Thursday, October 7, 2010

In Regard to Being (a mother) and Being (a child): An Enneagram Excerpt

I found this excerpt from Sandra Maitri's The Spiritual Dimension of the Enneagram to be extremely poignant. Pages 27-29.

I feel that these ideas, if or even if not adopted, could, potentially, transform parenting and the way in which we exist. I read this and cried, because I could understand so much about Being and Life through such a short paragraph. I don't expect to wake up tomorrow and do things differently, but perhaps I will FEEL differently about the things I do. I have struggled with daily stress (in relation or not in relation to my life with the kids...and I do realize everytime I refer to myself and MY life I'm stuck in my ego). I have struggled - perhaps because of Ego, perhaps because of hormones and chemicals in my body, perhaps because of the ebb and flow, perhaps because of lots of noise and stress. But as I read this, I think of how I label my kids based on things that have nothing to do with their Beings and Beingness. I label them based on my ego and my constructions and my narratives. And by labeling them and their behaviors, I am forming the confining egos that they may live with the rest of their lives.

Elanah's reaction to the loss of holding has always been very strong. It is not her essence that has been reacting. I wish she never has to react to the loss of holding. I want to help her. I cannot even articulate what I wish to say...however I feel things inside that, I hope, will come through in my actions. She and I are the same - we are Being and Beingness. Maybe, together, we can let go of the ego. Maybe not. But I want to do whatever I can to be at one with her (and Darah) in Beingness. That darn ego makes it hard every day, though. I'll go get into bed and get caught up in my ego and my narrative. She'll start fussing shortly thereafter because she is not being held. I'll jump out of bed, surely wishing she could be content in the loss of holding, and bring her into bed with us for milk and holding. She'll return to the holding and the state of Being. I'll fall back into sleep. She'll fall back into sleep. We'll sleep. We'll be united in Beingness. I regret the times in the past when I have said (and the times in the future when I will say): "Oh Elanah, you're so difficult. Elanah, my God, you are one fussy little girl. Elanah is one tough baby, isn't she Darah?" Is there a struggle? Is there not a struggle? Is there a there? Is there an is? I just am. Or I just am not. Ah. Beingness.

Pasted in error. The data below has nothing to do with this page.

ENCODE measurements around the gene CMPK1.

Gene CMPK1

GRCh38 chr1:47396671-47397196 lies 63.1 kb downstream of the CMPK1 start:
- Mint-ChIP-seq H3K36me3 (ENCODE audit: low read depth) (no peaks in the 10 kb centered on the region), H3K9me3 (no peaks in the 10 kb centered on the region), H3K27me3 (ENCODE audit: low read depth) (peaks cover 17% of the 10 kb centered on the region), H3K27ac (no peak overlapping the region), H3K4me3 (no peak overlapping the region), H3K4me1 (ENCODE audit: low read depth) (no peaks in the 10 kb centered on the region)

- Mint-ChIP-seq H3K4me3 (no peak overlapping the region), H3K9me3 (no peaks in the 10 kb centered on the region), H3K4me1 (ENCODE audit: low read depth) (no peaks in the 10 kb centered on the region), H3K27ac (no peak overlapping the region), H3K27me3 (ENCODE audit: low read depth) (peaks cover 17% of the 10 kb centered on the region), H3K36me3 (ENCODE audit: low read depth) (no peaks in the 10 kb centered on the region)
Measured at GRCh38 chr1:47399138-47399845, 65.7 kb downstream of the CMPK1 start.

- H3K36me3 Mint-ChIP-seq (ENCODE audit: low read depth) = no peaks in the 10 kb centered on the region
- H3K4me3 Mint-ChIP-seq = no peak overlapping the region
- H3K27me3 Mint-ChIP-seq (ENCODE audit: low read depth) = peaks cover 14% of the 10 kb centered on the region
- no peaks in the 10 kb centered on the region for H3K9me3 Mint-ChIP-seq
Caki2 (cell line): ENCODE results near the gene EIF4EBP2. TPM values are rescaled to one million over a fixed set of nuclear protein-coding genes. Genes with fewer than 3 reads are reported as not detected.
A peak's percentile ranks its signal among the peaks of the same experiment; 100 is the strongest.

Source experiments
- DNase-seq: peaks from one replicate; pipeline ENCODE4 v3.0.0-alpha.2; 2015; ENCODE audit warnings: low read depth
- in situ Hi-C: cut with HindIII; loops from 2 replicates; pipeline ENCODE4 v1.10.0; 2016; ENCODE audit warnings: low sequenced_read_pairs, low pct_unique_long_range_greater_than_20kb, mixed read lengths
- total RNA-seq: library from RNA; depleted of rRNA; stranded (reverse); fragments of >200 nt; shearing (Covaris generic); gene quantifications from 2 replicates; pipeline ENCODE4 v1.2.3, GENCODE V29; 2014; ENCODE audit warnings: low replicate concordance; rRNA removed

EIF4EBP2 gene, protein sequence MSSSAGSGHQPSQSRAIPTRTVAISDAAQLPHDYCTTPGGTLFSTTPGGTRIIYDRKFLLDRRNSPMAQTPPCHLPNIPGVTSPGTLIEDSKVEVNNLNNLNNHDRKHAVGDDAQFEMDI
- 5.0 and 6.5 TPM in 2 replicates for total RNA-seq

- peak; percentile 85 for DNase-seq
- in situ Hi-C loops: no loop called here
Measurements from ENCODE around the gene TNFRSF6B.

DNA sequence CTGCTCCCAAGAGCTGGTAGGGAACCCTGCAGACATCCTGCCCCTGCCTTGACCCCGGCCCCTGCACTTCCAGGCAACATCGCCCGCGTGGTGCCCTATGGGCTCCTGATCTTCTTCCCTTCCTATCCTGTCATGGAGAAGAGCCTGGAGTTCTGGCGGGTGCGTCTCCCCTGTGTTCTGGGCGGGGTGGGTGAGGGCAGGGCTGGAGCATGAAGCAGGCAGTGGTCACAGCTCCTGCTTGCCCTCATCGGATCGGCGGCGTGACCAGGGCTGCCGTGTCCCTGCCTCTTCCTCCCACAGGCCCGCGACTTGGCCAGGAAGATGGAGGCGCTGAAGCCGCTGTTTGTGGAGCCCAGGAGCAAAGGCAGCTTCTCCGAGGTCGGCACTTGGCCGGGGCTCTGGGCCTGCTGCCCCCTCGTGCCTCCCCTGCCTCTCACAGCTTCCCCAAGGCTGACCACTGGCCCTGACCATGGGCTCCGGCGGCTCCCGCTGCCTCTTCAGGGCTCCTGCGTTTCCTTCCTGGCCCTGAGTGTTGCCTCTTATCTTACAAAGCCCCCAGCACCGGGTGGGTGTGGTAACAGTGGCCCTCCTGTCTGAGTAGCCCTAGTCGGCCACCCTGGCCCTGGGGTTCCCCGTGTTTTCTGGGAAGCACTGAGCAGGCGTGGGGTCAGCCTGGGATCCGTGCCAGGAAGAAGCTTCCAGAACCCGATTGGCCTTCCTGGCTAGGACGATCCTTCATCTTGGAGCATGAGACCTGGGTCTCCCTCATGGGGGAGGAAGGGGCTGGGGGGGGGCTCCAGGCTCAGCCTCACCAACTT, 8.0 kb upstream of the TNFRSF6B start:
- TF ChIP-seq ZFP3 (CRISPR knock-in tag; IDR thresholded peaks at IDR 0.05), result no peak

(The excerpt below:)

"This cycle of reaction and relaxation repeats again and again, depending upon the environment. If there is abuse or other forms of severe impingement, the reactivity will become more or less constant. Even in the absence of extreme trauma, the environment registers as more or less inconsistently supportive for all normal neurotics, and we therefore grow up more or less disconnected from our essential nature. Almaas describes below how the loss of continuous attunement and responsiveness—holding, in psychological terminology2 —leads to distrust in the environment, which in turn leads to the reactivity at the core of ego development:

By having to react to the loss of holding, the child is no longer simply being, and the spontaneous and natural unfoldment of the soul has been disrupted. If this reactivity becomes predominant, the child’s development will be based on that reactivity rather than on the continuity of Beingness. If her development is based on reactivity to an unsafe environment, the child will develop in disconnection from Being and therefore, her ego will be what becomes most developed. If her development unfolds out of the continuity of Being, the child's consciousness will remain centered in her essential nature and her development will be the maturation and expression of that nature.